The team won 5 races that year, and 2 in 1978 while they developed the much improved Lotus 79. The most notable contender in 1978 was the Brabham BT46B Fancar, designed by Gordon Murray. Its fan, spinning on a horizontal, longitudinal axis at the back of the car, took its power from the main gearbox. The car avoided the sporting ban by claims that the fan’s main purpose was for engine cooling as less than 50% of the airflow was used to create a depression under the car. It raced just once, with Niki Lauda winning at the Swedish Grand Prix.
The car’s supreme advantage was proven after the track became oily. While other cars had to slow, Lauda was able to accelerate over the oil due to the tremendous downforce, which rose with engine speed. The car was also observed to visibly squat when the engine was revved at a standstill. Brabham’s owner, Bernie Ecclestone, who had recently become president of the Formula One Constructors’ Association (FOCA), reached an agreement with other teams to withdraw the car after three races. However the FIA decided to ban ‘fan cars’ with almost immediate effect.
The Lotus 79, on the other hand, went on to win six races and the world championship for Mario Andretti and gave team-mate Ronnie Peterson a posthumous second place, demonstrating just how much of an advantage the cars had. In following years other teams copied and improved on the Lotus until cornering speeds became dangerously high, resulting in several severe accidents in 1982; flat undersides became mandatory for 1983.
Part of the danger of relying on ground effects to corner at high speeds is the possibility of the sudden removal of this force; if the belly of the car contacts the ground, the flow is constricted too much, resulting in almost total loss of any ground effects. If this occurs in a corner where the driver is relying on this force to stay on the track, its sudden removal can cause the car to abruptly lose most of its traction and skid off the track.
The effect was used in its most effective form in IndyCar designs. Racing series based in Europe and Australia have mainly followed the lead of Formula One and mandated flat undersides for their cars. This heavily constrains the degree to which ground effect can be generated. Nonetheless, as of 2007, Formula One cars still generate a proportion of their overall downforce by this effect: vortices generated at the front of the car are used to seal the gap between the sidepods and the track and a small diffuser is permitted behind the rear wheel centerline to slow down the high speed underbody airflow to free-flow conditions. High nose designs, starting with the Tyrell 019 of 1990, optimize the airflow conditions at the front of the car.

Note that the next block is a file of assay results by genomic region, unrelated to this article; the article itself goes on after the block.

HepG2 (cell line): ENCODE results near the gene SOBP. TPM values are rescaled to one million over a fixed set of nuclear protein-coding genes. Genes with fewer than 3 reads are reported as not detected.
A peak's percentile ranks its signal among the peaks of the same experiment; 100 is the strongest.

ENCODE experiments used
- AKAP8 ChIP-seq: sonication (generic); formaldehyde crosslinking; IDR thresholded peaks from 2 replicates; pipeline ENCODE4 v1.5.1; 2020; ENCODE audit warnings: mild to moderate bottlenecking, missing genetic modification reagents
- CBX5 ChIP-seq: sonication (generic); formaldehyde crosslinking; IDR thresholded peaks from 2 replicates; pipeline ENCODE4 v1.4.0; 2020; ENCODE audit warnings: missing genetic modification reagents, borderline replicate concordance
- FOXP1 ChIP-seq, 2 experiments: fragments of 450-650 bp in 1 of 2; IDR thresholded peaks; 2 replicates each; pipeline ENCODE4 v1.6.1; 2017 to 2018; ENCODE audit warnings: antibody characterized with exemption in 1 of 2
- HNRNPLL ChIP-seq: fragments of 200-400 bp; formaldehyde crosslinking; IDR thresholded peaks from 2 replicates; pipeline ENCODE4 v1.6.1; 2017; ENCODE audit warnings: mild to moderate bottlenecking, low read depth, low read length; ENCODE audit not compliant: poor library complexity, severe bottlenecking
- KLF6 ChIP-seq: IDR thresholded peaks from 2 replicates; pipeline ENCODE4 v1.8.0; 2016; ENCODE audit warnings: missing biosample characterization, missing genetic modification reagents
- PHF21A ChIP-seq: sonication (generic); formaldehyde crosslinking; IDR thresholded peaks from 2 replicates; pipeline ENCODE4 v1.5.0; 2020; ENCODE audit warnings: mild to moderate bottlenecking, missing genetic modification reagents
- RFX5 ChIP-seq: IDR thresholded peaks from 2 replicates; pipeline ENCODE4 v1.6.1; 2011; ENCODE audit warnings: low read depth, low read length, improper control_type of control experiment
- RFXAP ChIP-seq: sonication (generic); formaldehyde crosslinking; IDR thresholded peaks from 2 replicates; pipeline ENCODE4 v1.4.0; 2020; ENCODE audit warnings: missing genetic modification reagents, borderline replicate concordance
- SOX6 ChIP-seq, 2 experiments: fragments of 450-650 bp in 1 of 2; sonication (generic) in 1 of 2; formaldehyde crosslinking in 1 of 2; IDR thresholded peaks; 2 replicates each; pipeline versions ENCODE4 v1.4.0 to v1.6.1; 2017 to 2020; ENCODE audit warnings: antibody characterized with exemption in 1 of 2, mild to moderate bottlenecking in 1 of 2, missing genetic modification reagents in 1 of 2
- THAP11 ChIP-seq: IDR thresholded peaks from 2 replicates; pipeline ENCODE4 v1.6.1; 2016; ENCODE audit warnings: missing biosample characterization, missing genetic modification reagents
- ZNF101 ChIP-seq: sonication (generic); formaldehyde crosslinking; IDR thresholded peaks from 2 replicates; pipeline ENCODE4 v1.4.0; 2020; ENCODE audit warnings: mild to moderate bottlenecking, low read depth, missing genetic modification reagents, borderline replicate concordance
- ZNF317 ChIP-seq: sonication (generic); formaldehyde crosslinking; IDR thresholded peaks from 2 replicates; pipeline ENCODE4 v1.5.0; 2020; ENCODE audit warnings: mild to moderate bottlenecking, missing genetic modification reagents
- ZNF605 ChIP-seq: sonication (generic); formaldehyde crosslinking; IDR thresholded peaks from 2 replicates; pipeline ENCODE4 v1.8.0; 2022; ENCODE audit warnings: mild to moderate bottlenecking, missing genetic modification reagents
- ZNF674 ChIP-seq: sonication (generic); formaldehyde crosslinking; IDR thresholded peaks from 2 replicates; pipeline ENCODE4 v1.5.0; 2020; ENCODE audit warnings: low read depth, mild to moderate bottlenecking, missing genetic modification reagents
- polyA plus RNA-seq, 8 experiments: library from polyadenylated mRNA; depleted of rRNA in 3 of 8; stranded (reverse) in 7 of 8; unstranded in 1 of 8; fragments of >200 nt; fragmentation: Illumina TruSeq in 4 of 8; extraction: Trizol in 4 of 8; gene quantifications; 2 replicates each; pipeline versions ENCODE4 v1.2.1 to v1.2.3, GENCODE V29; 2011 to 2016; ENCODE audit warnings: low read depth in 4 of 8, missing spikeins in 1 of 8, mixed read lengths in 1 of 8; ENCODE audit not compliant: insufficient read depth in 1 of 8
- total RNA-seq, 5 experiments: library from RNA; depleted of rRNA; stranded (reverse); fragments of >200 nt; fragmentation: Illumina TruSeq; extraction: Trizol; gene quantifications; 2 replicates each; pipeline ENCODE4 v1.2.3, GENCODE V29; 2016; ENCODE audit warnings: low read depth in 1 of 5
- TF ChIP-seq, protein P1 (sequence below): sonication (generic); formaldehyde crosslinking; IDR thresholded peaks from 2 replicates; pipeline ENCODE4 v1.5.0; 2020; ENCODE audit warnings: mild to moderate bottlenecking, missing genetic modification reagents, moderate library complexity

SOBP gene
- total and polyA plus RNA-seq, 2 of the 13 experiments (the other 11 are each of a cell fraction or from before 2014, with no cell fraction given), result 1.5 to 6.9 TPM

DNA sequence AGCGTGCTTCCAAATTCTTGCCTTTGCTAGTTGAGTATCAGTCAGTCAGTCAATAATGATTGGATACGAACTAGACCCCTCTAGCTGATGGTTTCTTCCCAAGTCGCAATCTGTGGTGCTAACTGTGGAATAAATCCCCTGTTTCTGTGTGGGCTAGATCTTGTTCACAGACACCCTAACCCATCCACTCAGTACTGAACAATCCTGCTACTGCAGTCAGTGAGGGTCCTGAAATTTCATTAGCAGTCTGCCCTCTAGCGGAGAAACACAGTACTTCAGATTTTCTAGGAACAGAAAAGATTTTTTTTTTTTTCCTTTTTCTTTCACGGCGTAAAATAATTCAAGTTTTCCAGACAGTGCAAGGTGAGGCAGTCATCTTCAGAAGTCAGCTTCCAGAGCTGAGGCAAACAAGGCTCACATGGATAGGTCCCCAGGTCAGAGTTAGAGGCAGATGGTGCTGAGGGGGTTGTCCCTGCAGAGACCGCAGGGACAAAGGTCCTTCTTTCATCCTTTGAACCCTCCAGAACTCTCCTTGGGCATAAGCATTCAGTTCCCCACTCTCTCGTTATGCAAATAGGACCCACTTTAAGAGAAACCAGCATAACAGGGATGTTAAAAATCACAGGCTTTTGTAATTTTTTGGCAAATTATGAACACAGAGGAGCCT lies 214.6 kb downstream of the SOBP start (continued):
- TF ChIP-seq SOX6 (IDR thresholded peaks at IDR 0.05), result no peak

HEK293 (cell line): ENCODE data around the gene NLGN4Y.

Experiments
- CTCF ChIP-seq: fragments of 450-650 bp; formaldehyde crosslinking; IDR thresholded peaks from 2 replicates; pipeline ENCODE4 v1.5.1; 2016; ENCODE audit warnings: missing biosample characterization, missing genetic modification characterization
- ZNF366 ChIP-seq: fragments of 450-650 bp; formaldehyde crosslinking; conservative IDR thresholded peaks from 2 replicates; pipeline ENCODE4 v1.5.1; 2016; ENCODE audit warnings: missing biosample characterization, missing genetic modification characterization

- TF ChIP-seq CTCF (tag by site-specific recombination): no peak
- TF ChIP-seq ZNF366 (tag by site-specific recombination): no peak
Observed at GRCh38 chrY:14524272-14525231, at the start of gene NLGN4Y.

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Seeing as so many of you enjoyed Enrique yesterday, here his is again with simple tools of a water flow, a spoon, a flat surface, some paper and a pencil. Former Williams and Ferrari Design Engineer, Enrique Scalabroni, looks at the aerodynamic phenomenon called ‘ground effect’ and how it generates more down force for the rear of the car.
While such downforce-producing aerodynamic techniques are often referred to with the catch-all term “ground effect”, they are not strictly speaking a result of the same aerodynamic phenomenon as the ground effect which is apparent in aircraft at very low altitudes.
Other interesting material for you to consider. Here’s from beyond the grave Colin Chapman who some call the ‘father of ground effect’.
BBC Horizon’s explanations of ground effect with some historic context.